by Daniel Munevar
A valuable insight into the conflicts within the IMF and especially between the executive board of the organization and its management and staff has emerged from a recent internal report into the body’s handling of the Eurozone crisis – specifically Greece, Ireland and Portugal. At the hearth of this conflict was the decision-making process, which led to the disregard of technical judgments and internal procedures in favor of choices of a political nature that were adopted in European capitals.
The bulk of the criticism focuses on the IMF’s involvement in Greece starting in 2010. The Independent Evaluation Office (IEO) is especially critical of the political intervention by European countries in the IMF’s decision-making process regarding the Greek program. The most important example of the internal contradictions laid bare was the decision not to restructure Greek debt in 2010. Even though staff members provided warnings regarding the viability of a program that excluded debt restructuring, management disregarded those concerns playing fast and loose with the internal rules of the organization. This included foregoing the option for a debt restructuring without supporting technical evidence and deceiving members of the Executive Board regarding the implications of the program. As senior management of the organization was more preoccupied about addressing the political calculations made in Brussels and Frankfurt than in tackling the significant economic challenges faced by Greece, the result was a program doomed to failure from its inception. First, as one of the IEO background papers points out: “the decision not to seek preemptive debt restructuring fundamentally left debt sustainability concerns unaddressed, magnified the required fiscal adjustment, and thereby— at least in part—contributed to a large contraction of output and a subsequent loss of Greek public support for the program”. Second, the IMF program committed the cardinal sin of creating moral hazard as it facilitated “the most dramatic credit migration from private into official hands in the history of sovereign debt”.
Against this damning indictment, Christine Lagarde has defended the IMF’s actions on the grounds that despite its shortcomings, the program “enabled Greece to remain a member of the Euro Area—a key goal for Greece and the Euro Area members”. From the perspective of the IMF’s articles of agreement, this claim holds little water. Whereas Greece is a country member of the organization, the Eurozone is not. By extension, the IMF should have given priority to the protection of the interests of the former. Instead, the IMF sided with its European shareholders, turning the Greek program into a “holding operation” that gave the Euro area time to build a firewall and prevent contagion while inflicting significant damage on its country member.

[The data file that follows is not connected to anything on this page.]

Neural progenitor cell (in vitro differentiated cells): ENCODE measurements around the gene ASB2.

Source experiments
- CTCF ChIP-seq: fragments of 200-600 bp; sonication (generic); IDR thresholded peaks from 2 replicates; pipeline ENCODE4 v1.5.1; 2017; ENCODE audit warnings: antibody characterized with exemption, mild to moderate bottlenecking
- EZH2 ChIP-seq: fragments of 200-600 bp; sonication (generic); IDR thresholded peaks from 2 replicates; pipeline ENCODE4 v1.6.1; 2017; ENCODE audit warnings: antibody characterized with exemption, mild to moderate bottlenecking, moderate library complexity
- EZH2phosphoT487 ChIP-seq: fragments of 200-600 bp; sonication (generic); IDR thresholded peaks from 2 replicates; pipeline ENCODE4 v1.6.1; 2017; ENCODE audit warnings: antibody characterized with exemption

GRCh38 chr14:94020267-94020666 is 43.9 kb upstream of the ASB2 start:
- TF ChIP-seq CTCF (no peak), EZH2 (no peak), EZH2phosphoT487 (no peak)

Thus, the fact that it was the mainly the Eurozone, and not Greece itself, that stood to benefit from the program should inform any discussion on the distribution of its costs. Not only was Greece left on its own to shoulder the burden of an unsustainable debt but it also became the scapegoat for the failures of both IMF and Euro area governance. Given the clear-cut public good aspect of this type of program, its costs should have been distributed among those who stood to benefit from it. Indeed, as the IMF itself has suggested, “the burden in such circumstances should not fall wholly on the member for whom the program is being granted… but should be shared more widely.”
Sadly, as the recent agreement on Greek debt shows, neither the IMF nor the Eurogroup are anywhere close to assuming responsibility for the damage their policies have inflicted on Greece. Instead, they just insist on extending and pretending. Both the Eurogroup and the IMF continue to refrain from providing the country with specific measures that ensure long-term debt sustainability. While the former has made clear that any concrete measures beyond those agreed last May depend on difficult to attain macroeconomic and structural reform targets (thus shifting the blame of any future “misfortune” onto Greece), the latter is still to decide whether it will participate in the third rescue program for the country. Even though the IMF recently modified again its lending rules, in order to close the loophole that allowed it to participate in the Greek rescue program, it remains unclear what will be the outcome.
On the one hand, IMF staff are making a clear effort at breaking with their past of “panglossian” projections when it comes to fiscal and growth targets for Greece. In its latest assessment of the country, the IMF leaves no ground for uncertainty regarding the problems of the current agreement when it points out that “further debt relief will be required to restore sustainability going well beyond what is currently under consideration”. On the other hand, and despite any degree of optimism that the previous statement might generate, a glance at the history of the IMF shows its tendency to keep its support for failed programs well beyond their expiry date. As the experience of Argentina shows, once a program goes off track, the organization focuses on saving face by refusing to acknowledge failure instead of fixing the underlying problems. More to the point, it’s important to remember that all of the decisions taken by the executive board regarding the Greek program have counted upon unanimous support, with just one exception. In this sense, and given the large voting power of European countries on the board, it’s difficult to see how the IMF could manage to disentangle itself from the Greek program. Without concrete measures to “minimize the room for political intervention in the IMF’s technical analysis” it’s unlikely that the ongoing internal criticism will amount to anything beyond a superficial mea culpa.